Trees in 19c British & American Art by Professor Christiana Payne
16 January 2020
Report by Will Vaughan
Christiana Payne, Professor of the History of Art at Oxford Brookes University, has had a distinguished career researching British landscape art and genre painting of the nineteenth century. In recent years she has been exploring the representation of trees and the significance that they had for artists and amateurs in the period. Her recent book, Silent Witnesses; Trees in British Art 1760-1870, focussed on the work of British Artists, but in this lecture she extended the theme to cover American artists of the period as well.Perhaps it was as a reaction to the growing urbanization caused by the Industrial Revolution that artists in the late eighteenth century became increasingly involved in representing the natural world. Trees particularly fascinated them for their nobility and the sense that they were silently bearing witness to the splendours of nature. It is a fascination, Professor Payne reminded us, that has remained with us. This is largely because the problems created by industrialization have not gone away. Indeed they have become greater and more serious, as the present day environmental crisis makes clear to us. From this point of view the tree painters of the nineteenth century can be seen as pioneers of a movement that flourishes amongst us with increasing urgency. While focussing on nineteenth century tree painting, Professor Payne made us aware the continuation of the tradition they promoted, showing a fine tree photograph by contemporary artist Tacita Dean, and making reference to the arborealist group of painters who flourish today in the west country. She also displayed a copy the ‘Charter for Tree, Woods and People’ issued by the Woodland Trust in 2017 to promote the presentation and development of trees at the present time of crisis.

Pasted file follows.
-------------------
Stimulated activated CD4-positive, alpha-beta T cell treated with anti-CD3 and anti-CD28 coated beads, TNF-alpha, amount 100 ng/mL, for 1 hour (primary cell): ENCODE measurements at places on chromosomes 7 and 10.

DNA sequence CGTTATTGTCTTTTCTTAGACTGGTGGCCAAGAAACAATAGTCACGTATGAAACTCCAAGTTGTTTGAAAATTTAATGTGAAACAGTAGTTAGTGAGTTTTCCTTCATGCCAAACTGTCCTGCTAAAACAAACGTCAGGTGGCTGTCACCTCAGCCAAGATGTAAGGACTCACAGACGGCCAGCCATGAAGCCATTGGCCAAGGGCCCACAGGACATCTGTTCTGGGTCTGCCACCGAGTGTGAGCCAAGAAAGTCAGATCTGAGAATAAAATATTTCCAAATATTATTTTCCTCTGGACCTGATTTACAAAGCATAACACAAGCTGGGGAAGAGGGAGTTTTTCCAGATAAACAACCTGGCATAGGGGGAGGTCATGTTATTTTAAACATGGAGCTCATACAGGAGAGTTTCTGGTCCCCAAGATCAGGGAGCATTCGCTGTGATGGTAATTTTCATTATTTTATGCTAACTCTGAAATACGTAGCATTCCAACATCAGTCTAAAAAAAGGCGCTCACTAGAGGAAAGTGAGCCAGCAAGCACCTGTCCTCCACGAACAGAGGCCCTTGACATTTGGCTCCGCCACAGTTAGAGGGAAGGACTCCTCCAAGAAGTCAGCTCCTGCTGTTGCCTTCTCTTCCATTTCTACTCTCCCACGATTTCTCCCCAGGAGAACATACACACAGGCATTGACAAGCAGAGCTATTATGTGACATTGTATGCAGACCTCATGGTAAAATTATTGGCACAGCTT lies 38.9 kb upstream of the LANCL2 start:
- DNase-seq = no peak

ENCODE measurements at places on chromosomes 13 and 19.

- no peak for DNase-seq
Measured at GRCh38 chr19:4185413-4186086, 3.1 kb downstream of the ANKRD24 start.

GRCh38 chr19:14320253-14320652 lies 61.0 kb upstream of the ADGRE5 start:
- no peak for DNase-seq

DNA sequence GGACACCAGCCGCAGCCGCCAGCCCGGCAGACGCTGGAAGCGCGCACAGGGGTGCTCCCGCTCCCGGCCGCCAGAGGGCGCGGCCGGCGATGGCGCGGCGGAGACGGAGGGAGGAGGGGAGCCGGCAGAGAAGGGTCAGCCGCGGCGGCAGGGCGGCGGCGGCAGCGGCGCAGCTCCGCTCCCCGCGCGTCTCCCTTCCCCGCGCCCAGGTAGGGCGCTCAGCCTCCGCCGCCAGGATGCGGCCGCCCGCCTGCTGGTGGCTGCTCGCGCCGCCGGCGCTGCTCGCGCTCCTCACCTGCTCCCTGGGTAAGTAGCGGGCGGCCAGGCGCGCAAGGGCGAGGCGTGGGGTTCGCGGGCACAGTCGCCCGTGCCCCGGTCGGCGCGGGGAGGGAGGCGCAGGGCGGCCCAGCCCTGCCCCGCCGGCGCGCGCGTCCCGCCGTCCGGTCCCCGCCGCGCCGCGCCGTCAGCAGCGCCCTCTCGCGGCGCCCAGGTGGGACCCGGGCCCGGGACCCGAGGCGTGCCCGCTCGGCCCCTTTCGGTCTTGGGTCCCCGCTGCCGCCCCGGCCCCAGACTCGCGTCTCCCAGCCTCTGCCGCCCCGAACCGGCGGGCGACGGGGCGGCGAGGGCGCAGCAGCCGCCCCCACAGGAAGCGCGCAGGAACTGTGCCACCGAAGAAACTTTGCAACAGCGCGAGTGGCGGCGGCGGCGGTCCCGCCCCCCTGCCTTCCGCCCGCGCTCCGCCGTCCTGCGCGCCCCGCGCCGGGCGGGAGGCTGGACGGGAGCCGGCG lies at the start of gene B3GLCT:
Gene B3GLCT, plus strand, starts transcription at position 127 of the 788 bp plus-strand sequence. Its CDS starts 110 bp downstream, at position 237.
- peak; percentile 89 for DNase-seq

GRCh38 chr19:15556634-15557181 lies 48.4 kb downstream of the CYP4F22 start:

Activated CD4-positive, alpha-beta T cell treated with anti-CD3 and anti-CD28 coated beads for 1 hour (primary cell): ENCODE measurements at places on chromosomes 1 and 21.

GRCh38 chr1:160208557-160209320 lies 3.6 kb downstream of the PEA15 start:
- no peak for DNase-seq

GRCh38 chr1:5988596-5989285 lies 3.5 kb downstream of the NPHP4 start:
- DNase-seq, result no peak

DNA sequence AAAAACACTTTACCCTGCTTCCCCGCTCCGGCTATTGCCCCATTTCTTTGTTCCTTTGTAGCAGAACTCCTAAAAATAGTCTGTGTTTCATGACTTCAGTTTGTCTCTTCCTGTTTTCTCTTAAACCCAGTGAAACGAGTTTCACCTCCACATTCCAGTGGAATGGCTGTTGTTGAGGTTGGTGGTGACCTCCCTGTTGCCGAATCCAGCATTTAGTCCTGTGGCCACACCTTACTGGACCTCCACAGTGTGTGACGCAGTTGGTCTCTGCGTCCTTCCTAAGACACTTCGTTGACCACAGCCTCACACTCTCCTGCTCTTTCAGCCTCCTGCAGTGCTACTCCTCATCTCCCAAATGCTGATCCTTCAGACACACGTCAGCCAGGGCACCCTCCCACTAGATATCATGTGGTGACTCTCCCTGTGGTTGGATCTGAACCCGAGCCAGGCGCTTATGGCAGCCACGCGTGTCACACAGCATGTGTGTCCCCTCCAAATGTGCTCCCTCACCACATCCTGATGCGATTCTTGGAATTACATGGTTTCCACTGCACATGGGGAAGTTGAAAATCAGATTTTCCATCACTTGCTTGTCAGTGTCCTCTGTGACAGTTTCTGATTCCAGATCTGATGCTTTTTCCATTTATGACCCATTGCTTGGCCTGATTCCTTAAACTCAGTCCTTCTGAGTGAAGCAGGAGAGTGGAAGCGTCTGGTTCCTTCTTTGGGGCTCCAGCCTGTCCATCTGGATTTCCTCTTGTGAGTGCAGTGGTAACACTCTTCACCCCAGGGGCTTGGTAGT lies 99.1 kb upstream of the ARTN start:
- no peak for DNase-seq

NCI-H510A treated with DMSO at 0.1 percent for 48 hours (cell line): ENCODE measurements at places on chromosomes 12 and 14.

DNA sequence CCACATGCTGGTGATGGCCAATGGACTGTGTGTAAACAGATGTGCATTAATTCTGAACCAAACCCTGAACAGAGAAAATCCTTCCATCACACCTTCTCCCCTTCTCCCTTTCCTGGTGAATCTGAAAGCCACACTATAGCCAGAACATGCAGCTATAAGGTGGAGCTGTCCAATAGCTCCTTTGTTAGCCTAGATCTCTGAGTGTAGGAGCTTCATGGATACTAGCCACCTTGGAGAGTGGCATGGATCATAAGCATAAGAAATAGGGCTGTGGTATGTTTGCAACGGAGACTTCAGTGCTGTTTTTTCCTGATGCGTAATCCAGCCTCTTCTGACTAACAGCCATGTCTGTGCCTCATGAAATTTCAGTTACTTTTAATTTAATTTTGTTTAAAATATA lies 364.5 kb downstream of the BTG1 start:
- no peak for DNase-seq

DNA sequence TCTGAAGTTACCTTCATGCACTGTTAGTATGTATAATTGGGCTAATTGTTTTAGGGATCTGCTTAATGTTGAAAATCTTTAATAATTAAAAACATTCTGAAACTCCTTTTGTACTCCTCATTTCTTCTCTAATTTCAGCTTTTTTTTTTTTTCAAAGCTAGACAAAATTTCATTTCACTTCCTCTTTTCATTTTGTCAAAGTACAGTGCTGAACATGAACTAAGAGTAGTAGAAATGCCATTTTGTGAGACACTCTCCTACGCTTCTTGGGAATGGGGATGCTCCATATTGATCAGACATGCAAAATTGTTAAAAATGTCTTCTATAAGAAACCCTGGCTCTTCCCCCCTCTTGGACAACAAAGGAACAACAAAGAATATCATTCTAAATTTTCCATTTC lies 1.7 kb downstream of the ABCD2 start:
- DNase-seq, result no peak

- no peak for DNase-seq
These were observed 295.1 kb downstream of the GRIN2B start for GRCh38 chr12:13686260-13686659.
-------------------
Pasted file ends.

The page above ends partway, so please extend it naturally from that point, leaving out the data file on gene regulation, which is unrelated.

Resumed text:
Above all Christiana Payne made us aware of the beauty and skill of tree studies. Prime amongst these, in my opinion, are the wonderful pencil studies made by John Constable, in which he explored the minute features of different species. A dedicated naturalist, Constable was keen to observe the features of individual trees that he knew, particularly those on the banks of his native river Stour, and the stately elms in Old Hall Park East Bergholt.
Elm Trees in Old Hall Park – Constable